Isaiah 43: Who God Is
In Isaiah 43, we are observing a conversation between God and the people of Israel. Most of these things seem to apply specifically to the people of Israel and the promises that were given throughout the generations, but there is a passage right in the middle where God is defining some of His own characteristics. I think this helps us learn quite a bit about who God is.
Isa 43:10 Ye are my witnesses, saith the LORD, and my servant whom I have chosen: that ye may know and believe me, and understand that I am he: before me there was no God formed, neither shall there be after me.
Isa 43:11 I, even I, am the LORD; and beside me there is no saviour.
Isa 43:12 I have declared, and have saved, and I have shewed, when there was no strange god among you: therefore ye are my witnesses, saith the LORD, that I am God.
Isa 43:13 Yea, before the day was I am he; and there is none that can deliver out of my hand: I will work, and who shall let it?
First, it is interesting that we get a strong statement of monotheism. There was no god before God, and there were none that were created after. This would have come into direct conflict with many of the world religions at the time. For example, when you look at Egyptian deities, there were parents and children who were all part of their pantheon. There were generations of these supreme beings. Judaism, and by extension Christianity, is distinctly different. There is one God who exists as an eternal Trinity. It is not as if God the Father was around first, and Jesus Christ and the Holy Spirit followed after. They are the Trinity.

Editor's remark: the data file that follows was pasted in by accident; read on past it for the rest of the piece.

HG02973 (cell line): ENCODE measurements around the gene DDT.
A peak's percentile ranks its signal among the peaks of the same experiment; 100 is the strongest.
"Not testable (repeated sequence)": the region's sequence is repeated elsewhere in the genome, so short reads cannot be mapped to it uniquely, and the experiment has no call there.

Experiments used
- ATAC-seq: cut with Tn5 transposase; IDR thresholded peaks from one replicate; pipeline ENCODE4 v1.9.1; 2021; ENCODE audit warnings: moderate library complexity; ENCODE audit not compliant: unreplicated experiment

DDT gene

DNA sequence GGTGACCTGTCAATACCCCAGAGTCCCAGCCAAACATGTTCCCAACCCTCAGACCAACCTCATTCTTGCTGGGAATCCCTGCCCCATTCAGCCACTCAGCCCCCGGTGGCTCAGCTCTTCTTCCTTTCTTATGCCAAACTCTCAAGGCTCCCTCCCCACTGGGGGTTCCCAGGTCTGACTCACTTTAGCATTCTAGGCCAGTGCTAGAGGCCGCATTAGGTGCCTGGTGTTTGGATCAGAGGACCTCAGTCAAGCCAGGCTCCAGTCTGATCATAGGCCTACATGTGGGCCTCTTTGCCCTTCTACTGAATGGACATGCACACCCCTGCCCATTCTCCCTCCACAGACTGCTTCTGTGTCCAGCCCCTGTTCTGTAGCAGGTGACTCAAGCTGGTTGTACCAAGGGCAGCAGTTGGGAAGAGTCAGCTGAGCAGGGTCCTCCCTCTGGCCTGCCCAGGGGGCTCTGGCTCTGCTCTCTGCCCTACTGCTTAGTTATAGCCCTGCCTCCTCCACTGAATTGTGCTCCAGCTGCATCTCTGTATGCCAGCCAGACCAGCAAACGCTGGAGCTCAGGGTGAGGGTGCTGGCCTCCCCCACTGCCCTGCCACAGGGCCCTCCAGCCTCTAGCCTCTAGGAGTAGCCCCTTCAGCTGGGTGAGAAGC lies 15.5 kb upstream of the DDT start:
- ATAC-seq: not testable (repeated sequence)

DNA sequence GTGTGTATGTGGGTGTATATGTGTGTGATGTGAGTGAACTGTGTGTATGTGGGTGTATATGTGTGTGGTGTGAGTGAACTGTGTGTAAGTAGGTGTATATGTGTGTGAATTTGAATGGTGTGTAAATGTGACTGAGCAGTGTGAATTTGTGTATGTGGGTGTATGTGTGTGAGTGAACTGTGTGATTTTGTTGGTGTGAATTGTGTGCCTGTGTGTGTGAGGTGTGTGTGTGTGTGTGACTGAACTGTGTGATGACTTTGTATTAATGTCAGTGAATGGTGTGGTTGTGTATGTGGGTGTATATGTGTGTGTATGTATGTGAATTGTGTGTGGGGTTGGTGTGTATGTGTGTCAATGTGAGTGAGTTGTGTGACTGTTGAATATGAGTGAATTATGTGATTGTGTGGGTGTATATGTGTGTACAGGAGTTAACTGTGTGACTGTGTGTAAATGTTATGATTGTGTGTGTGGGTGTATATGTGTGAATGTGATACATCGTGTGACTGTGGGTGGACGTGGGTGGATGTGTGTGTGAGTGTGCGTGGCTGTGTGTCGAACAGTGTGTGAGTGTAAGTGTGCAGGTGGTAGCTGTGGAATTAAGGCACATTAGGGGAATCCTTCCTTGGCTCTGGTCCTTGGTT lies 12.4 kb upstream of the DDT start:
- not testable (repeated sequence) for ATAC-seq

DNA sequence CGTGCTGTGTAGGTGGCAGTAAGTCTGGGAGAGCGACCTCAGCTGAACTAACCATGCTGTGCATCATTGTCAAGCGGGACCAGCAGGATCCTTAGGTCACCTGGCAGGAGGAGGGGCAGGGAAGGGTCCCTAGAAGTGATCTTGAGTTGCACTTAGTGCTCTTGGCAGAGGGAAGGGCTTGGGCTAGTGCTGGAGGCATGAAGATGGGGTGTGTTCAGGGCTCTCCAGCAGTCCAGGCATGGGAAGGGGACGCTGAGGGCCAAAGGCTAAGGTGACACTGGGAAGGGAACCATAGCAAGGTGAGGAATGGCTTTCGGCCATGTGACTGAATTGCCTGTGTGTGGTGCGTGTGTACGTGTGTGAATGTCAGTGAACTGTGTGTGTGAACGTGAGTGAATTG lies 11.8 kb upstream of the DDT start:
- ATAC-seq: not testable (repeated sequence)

Verse 11 also stands out because of the emphasis on savior. I immediately want to jump on this and say that it is a Messianic prophecy, and I suppose that it could be. However, I think that it is more consistent with the chapter to interpret this as God being the savior of the people of Israel many times throughout their history. For example, He saved them from Egypt. I think that from our perspective, God certainly did provide a Savior, and I am not denying that whatsoever. However, I think we need to be careful with jumping to conclusions even if they are true in the way.
Verse 12 compliments verse 10 very well. God points out that there were no foreign gods that the Israelites were worshiping when they saw these saving acts. How could you attribute it to anyone else? Who else could have done the saving? After all, if God is truly the only God as we talked about at the beginning, and there are no other options.
God is the one and only God, and He was the God of Israel, and He is still the God of the universe today. Doesn’t this kind of stand out to you? God told us who He is, and that ought to cause us to reflect.